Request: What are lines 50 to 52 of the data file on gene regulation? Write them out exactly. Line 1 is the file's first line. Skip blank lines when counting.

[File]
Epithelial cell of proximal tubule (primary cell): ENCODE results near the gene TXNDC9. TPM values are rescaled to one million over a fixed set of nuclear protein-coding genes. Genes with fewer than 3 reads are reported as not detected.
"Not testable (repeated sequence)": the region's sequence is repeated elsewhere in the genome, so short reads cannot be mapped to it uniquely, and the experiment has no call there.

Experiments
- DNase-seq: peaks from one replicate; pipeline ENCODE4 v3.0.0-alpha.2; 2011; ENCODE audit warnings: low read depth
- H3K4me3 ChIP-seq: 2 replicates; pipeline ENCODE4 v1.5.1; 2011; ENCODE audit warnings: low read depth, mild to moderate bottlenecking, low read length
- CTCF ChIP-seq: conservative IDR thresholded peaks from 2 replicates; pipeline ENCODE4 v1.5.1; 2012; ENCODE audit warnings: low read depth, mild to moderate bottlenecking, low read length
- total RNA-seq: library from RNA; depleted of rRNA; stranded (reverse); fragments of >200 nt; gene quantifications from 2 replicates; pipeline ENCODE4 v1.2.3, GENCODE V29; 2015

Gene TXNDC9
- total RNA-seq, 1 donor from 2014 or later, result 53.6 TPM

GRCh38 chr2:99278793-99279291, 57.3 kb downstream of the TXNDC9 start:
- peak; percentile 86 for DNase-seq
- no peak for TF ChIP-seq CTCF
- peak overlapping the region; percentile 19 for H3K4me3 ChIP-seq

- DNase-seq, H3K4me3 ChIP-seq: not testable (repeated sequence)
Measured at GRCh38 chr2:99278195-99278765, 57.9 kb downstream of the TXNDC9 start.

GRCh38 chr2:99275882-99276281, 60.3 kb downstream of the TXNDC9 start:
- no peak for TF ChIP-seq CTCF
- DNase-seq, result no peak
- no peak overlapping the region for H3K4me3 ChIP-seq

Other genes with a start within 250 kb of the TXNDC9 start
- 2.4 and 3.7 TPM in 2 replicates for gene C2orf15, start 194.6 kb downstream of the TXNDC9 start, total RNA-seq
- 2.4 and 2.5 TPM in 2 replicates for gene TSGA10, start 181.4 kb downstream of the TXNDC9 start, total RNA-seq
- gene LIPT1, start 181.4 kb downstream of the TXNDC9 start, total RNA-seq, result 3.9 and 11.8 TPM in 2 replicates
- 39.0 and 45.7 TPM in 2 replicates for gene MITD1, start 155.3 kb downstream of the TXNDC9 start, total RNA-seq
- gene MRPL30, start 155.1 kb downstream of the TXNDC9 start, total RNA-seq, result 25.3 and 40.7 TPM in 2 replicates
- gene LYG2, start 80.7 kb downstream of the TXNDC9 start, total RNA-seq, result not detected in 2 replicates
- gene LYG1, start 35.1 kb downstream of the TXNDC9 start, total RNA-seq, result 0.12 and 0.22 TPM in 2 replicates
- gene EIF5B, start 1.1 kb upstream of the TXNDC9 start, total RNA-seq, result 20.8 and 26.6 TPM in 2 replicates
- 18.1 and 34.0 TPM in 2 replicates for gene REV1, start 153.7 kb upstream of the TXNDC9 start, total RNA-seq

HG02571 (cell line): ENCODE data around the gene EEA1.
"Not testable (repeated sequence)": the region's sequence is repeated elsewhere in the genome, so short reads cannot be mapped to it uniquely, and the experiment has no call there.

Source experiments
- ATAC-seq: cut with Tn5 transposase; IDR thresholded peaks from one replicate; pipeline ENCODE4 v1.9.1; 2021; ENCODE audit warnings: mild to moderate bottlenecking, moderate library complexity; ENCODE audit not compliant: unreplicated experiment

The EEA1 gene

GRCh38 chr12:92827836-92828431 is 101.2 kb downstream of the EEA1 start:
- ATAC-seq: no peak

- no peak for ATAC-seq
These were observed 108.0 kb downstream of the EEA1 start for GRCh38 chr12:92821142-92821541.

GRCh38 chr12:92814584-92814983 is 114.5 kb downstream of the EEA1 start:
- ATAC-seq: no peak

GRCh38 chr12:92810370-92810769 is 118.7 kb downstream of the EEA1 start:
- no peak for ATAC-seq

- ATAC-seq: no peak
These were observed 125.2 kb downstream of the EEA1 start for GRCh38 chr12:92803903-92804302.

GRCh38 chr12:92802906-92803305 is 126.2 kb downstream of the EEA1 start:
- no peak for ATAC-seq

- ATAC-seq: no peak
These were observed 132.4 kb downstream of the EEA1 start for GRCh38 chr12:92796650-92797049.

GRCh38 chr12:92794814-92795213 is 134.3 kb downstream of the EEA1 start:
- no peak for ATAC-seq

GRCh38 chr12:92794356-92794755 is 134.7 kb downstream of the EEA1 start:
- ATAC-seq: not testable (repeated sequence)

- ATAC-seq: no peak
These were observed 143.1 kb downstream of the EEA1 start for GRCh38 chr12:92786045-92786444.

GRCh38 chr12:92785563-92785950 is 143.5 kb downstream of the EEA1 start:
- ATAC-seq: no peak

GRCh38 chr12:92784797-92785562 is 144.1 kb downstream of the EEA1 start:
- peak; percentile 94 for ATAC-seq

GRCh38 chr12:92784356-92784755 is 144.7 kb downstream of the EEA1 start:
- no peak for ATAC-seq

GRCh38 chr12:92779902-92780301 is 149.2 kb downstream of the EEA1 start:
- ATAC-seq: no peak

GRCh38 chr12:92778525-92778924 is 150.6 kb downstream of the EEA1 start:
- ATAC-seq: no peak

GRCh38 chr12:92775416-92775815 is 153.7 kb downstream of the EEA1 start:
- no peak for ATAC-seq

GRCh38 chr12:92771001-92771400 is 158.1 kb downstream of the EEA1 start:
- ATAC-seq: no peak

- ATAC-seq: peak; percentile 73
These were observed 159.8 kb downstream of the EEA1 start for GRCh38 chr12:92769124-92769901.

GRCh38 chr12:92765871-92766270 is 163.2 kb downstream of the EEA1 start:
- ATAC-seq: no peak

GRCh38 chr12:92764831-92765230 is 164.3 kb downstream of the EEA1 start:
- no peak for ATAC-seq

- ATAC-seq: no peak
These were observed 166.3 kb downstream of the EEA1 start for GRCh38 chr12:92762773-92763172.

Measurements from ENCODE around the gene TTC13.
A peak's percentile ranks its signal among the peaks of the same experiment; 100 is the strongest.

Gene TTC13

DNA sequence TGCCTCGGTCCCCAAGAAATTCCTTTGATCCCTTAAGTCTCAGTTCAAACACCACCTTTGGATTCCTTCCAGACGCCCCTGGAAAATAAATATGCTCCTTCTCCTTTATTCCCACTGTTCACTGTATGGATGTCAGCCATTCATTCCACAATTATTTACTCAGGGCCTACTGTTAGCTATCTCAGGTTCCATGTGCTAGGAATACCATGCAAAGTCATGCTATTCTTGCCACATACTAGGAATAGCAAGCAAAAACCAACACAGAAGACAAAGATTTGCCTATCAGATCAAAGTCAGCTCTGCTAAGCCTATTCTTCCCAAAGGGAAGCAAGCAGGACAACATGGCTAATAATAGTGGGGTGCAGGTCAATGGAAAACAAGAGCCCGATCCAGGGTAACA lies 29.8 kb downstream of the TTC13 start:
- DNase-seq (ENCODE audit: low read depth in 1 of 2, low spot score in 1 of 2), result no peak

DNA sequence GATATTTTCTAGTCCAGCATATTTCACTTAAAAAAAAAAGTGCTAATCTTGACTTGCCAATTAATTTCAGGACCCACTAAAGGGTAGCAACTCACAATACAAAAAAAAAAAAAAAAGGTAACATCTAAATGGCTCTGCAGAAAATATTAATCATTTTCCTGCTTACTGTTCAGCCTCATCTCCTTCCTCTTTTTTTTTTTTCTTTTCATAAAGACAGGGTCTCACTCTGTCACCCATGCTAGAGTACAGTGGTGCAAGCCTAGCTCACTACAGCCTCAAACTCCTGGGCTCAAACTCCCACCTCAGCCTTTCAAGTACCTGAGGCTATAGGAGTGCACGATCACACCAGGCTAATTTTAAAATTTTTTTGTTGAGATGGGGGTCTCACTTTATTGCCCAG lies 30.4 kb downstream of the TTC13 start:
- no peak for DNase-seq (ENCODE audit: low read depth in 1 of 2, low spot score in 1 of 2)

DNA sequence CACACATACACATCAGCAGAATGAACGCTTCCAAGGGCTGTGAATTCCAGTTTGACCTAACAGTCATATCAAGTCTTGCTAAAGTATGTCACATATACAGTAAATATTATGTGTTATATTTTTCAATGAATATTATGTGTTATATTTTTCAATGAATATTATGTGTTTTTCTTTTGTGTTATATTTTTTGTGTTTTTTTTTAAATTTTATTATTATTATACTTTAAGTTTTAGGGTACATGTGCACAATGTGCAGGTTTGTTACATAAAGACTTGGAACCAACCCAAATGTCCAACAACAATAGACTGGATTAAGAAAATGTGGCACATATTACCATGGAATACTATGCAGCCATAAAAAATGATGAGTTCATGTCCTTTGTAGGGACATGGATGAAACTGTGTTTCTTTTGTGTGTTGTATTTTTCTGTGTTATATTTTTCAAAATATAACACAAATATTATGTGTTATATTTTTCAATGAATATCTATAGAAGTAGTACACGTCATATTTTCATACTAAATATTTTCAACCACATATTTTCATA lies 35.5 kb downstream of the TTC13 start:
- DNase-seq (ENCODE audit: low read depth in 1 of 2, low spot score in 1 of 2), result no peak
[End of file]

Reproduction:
- no peak for ATAC-seq

GRCh38 chr12:92794356-92794755 is 134.7 kb downstream of the EEA1 start:
- ATAC-seq: not testable (repeated sequence)